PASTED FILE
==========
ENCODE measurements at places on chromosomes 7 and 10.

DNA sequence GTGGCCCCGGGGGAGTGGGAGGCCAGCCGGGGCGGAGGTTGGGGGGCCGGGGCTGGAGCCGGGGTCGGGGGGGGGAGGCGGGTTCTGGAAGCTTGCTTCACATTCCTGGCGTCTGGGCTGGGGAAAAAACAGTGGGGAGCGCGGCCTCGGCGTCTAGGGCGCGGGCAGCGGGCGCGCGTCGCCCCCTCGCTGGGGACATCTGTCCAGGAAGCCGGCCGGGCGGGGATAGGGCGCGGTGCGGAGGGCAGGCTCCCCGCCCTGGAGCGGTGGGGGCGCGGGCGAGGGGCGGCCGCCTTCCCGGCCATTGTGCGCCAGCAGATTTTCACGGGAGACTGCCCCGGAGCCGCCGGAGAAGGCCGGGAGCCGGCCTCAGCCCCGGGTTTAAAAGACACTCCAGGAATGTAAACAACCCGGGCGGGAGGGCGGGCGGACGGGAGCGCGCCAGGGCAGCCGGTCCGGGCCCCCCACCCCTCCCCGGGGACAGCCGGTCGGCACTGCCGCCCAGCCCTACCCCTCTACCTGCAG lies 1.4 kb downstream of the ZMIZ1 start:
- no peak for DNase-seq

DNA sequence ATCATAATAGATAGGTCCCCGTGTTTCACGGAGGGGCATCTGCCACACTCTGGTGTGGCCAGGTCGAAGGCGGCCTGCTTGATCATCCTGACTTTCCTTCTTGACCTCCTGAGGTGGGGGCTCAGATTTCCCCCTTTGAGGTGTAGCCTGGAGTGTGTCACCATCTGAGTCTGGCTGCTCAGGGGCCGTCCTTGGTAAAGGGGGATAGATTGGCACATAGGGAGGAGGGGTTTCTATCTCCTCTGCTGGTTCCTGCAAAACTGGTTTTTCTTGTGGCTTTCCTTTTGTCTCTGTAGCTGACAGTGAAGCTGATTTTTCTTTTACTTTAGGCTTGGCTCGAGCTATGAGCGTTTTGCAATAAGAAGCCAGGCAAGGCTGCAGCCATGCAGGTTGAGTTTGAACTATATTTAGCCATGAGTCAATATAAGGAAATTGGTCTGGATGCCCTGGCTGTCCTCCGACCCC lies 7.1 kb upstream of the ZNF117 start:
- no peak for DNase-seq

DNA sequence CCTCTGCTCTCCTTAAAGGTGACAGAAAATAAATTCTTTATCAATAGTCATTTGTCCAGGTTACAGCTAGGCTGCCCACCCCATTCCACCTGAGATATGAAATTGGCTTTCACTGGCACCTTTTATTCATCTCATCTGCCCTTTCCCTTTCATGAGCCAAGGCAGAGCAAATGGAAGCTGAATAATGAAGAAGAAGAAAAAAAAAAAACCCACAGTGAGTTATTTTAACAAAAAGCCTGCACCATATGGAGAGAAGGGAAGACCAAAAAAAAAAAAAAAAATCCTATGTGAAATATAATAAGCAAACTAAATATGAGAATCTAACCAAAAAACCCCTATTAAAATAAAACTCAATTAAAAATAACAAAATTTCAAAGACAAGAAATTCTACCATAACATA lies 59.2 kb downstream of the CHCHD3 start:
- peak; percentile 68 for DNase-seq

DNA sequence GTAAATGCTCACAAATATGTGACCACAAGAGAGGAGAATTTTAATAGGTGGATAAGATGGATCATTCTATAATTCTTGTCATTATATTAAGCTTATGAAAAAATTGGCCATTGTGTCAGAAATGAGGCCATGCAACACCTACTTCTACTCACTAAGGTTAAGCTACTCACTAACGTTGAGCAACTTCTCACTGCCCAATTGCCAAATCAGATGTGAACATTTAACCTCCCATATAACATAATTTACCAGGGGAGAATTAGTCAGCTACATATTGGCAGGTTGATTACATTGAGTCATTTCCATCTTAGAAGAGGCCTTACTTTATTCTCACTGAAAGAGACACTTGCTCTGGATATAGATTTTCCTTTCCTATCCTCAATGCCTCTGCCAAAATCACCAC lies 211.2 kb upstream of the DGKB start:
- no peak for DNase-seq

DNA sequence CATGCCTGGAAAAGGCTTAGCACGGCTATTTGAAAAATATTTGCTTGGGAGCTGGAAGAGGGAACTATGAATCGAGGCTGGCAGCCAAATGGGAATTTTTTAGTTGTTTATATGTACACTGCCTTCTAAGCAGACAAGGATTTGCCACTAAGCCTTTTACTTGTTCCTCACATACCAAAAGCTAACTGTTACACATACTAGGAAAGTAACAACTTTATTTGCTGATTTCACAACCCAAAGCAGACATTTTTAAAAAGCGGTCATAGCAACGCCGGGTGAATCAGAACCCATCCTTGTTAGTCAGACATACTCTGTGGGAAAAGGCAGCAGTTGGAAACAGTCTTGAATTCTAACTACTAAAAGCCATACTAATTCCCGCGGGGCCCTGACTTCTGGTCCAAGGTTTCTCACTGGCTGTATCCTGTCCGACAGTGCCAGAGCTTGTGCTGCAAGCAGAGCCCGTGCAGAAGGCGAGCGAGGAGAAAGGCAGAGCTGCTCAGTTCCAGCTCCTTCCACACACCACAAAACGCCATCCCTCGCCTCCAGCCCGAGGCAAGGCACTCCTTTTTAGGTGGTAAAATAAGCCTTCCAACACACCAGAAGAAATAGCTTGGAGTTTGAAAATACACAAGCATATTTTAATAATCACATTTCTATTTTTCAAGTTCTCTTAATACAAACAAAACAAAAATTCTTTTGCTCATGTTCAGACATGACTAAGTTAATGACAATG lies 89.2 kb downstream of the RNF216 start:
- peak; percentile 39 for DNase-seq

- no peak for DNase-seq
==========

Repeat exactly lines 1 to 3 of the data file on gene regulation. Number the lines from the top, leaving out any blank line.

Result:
ENCODE measurements at places on chromosomes 7 and 10.

DNA sequence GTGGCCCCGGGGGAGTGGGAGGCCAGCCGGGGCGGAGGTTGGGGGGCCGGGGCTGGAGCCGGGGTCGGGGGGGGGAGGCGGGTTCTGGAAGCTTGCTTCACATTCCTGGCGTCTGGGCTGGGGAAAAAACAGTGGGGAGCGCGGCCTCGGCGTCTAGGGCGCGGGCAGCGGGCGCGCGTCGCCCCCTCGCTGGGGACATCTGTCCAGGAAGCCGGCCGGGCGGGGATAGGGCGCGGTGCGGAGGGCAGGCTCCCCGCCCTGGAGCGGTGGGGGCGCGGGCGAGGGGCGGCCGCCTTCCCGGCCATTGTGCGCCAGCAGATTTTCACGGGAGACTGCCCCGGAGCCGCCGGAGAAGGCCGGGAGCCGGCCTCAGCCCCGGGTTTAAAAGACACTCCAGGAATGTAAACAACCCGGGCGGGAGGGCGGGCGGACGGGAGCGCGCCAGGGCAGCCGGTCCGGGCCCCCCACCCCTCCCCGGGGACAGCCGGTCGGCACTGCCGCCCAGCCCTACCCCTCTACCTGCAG lies 1.4 kb downstream of the ZMIZ1 start:
- no peak for DNase-seq